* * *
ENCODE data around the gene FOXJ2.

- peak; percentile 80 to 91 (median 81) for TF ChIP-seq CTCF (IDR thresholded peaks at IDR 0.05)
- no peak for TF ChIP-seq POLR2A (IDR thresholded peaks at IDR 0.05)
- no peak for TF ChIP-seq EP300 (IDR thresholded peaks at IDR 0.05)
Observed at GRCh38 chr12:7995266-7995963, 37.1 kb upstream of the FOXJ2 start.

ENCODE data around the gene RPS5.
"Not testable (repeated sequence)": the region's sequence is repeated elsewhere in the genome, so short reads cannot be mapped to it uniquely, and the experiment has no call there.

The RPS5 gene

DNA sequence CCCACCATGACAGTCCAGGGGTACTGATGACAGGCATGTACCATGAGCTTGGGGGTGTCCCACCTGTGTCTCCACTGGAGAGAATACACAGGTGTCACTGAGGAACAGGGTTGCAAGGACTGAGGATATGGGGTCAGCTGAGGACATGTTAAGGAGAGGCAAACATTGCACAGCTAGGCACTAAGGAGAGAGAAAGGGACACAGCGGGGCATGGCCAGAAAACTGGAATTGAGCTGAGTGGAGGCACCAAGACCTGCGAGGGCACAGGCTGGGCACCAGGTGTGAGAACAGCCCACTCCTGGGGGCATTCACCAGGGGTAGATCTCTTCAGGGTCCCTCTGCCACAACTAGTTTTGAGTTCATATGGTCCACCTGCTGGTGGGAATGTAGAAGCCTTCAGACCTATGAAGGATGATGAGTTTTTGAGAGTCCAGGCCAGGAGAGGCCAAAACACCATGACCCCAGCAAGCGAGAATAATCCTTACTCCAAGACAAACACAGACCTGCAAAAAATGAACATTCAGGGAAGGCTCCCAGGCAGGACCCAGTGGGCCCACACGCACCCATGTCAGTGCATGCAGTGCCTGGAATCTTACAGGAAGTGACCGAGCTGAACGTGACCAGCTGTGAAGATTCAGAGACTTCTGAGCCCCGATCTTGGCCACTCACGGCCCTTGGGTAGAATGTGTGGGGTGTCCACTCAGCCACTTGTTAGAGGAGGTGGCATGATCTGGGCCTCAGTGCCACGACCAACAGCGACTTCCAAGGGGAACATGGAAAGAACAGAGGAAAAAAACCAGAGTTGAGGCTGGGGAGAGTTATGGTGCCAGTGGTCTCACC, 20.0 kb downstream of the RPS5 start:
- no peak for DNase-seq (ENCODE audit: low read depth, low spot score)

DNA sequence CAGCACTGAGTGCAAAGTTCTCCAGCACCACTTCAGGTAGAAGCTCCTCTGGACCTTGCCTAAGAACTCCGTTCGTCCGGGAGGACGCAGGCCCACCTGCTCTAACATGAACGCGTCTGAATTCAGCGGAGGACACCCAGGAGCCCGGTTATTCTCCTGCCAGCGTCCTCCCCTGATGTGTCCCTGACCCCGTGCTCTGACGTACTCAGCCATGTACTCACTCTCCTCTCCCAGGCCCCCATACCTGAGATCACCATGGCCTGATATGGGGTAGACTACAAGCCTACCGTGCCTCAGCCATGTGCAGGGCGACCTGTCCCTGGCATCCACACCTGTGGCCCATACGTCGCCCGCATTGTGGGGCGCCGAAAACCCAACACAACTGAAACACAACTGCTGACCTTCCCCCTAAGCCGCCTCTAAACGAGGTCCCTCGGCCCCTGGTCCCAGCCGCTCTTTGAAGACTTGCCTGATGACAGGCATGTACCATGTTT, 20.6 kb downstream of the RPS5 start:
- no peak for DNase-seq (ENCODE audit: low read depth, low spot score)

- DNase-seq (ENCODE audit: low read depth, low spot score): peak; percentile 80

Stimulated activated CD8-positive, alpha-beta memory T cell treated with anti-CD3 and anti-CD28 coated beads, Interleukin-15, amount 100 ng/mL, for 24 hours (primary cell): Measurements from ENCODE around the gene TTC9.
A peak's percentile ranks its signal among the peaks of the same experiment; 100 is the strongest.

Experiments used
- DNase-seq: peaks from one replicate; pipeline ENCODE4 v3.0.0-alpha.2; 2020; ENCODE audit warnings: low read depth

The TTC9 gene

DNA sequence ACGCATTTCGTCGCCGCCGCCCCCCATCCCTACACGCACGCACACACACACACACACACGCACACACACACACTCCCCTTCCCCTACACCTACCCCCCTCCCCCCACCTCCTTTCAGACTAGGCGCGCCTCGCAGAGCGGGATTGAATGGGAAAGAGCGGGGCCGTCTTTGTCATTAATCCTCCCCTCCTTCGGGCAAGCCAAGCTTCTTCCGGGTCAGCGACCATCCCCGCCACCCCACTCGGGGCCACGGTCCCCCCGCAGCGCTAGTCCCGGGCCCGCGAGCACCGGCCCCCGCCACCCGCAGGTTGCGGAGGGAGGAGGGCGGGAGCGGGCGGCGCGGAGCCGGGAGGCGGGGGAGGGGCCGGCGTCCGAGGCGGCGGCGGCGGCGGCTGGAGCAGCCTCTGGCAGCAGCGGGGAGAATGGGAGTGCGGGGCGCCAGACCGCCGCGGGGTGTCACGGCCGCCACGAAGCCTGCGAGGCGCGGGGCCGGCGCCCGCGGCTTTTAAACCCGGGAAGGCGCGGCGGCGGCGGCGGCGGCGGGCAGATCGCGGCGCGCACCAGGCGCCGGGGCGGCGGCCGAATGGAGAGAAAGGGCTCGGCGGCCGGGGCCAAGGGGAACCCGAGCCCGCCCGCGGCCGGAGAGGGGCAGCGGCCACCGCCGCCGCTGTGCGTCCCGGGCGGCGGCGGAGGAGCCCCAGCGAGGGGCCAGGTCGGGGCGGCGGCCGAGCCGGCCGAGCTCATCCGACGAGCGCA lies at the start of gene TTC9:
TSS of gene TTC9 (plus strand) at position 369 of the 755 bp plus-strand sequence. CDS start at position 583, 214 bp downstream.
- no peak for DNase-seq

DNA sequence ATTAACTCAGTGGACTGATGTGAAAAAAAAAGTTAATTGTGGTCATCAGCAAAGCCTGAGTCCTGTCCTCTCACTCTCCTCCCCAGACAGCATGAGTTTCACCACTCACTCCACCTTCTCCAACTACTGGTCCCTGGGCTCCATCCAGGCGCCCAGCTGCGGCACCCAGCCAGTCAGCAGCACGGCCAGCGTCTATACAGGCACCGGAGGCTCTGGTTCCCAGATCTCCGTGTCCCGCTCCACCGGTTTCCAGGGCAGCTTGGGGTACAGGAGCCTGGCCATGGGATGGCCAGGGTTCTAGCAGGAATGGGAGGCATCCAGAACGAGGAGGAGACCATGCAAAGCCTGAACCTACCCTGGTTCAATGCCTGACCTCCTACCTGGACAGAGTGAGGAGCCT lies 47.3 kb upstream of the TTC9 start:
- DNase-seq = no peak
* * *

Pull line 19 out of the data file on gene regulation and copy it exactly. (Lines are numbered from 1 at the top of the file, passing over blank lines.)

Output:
DNA sequence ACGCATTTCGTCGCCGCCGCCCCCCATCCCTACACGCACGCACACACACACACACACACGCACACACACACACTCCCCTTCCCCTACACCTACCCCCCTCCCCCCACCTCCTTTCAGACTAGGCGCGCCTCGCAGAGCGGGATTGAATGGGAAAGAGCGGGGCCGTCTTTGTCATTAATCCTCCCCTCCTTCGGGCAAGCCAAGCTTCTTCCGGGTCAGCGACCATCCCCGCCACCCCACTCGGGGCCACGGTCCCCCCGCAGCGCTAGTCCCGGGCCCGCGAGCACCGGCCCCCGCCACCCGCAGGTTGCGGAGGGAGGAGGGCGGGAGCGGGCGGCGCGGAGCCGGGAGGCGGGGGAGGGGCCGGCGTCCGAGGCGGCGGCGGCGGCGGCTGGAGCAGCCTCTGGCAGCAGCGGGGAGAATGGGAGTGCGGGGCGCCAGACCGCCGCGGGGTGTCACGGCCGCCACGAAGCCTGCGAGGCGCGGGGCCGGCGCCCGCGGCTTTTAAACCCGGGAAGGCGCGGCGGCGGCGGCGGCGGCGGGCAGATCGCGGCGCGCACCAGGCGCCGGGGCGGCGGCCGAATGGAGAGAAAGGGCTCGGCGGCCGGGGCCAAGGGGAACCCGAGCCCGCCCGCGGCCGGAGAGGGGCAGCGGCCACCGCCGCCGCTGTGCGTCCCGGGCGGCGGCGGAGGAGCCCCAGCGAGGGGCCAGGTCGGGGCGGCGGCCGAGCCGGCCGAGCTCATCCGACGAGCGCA lies at the start of gene TTC9: